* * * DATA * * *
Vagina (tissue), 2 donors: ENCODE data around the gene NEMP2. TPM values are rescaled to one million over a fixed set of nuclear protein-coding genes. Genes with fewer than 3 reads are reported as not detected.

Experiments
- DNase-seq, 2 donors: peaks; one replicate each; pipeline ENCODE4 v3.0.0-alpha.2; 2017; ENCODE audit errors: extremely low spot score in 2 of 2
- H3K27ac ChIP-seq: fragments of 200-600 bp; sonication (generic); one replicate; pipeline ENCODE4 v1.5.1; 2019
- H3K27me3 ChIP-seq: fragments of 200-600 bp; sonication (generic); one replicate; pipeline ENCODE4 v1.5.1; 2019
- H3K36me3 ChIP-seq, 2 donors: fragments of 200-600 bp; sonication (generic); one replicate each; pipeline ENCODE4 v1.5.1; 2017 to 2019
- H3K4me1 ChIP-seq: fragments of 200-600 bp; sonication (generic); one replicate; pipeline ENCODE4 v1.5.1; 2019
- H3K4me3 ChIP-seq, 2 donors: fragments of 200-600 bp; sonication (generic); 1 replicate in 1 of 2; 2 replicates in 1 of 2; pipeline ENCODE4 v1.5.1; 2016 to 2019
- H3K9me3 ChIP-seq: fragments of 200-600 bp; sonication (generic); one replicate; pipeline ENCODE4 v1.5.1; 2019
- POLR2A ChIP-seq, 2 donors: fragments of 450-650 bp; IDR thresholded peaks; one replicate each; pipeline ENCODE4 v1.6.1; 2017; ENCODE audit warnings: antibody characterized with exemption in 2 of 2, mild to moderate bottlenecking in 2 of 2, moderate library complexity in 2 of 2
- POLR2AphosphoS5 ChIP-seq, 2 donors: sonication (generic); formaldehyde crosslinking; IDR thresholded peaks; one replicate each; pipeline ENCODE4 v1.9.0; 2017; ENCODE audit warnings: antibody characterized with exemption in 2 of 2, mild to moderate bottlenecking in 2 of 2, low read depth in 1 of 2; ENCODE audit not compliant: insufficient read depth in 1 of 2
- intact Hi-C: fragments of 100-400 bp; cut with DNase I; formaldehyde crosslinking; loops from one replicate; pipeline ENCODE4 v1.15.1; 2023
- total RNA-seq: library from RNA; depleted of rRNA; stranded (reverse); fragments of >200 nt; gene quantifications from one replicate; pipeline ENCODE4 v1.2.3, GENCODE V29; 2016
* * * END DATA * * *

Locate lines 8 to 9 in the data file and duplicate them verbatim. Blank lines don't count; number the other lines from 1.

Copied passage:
- H3K4me3 ChIP-seq, 2 donors: fragments of 200-600 bp; sonication (generic); 1 replicate in 1 of 2; 2 replicates in 1 of 2; pipeline ENCODE4 v1.5.1; 2016 to 2019
- H3K9me3 ChIP-seq: fragments of 200-600 bp; sonication (generic); one replicate; pipeline ENCODE4 v1.5.1; 2019